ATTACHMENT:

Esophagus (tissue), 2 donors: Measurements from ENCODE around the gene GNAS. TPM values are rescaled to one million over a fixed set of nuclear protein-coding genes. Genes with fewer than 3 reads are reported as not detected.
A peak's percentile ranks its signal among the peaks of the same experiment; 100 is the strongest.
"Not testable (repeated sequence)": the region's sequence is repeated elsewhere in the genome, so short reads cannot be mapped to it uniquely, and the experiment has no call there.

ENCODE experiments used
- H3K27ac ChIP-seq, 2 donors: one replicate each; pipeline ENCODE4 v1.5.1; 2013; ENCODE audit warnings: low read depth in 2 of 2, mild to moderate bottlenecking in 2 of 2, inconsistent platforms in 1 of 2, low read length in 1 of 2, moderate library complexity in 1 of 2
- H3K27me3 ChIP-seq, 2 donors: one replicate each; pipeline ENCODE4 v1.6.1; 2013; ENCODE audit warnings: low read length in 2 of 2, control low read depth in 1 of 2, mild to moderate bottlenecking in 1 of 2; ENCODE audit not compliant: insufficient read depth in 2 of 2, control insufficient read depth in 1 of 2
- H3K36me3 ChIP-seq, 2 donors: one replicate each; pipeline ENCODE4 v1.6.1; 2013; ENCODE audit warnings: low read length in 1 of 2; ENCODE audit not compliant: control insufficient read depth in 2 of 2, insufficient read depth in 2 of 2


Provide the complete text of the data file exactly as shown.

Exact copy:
Esophagus (tissue), 2 donors: Measurements from ENCODE around the gene GNAS. TPM values are rescaled to one million over a fixed set of nuclear protein-coding genes. Genes with fewer than 3 reads are reported as not detected.
A peak's percentile ranks its signal among the peaks of the same experiment; 100 is the strongest.
"Not testable (repeated sequence)": the region's sequence is repeated elsewhere in the genome, so short reads cannot be mapped to it uniquely, and the experiment has no call there.

ENCODE experiments used
- H3K27ac ChIP-seq, 2 donors: one replicate each; pipeline ENCODE4 v1.5.1; 2013; ENCODE audit warnings: low read depth in 2 of 2, mild to moderate bottlenecking in 2 of 2, inconsistent platforms in 1 of 2, low read length in 1 of 2, moderate library complexity in 1 of 2
- H3K27me3 ChIP-seq, 2 donors: one replicate each; pipeline ENCODE4 v1.6.1; 2013; ENCODE audit warnings: low read length in 2 of 2, control low read depth in 1 of 2, mild to moderate bottlenecking in 1 of 2; ENCODE audit not compliant: insufficient read depth in 2 of 2, control insufficient read depth in 1 of 2
- H3K36me3 ChIP-seq, 2 donors: one replicate each; pipeline ENCODE4 v1.6.1; 2013; ENCODE audit warnings: low read length in 1 of 2; ENCODE audit not compliant: control insufficient read depth in 2 of 2, insufficient read depth in 2 of 2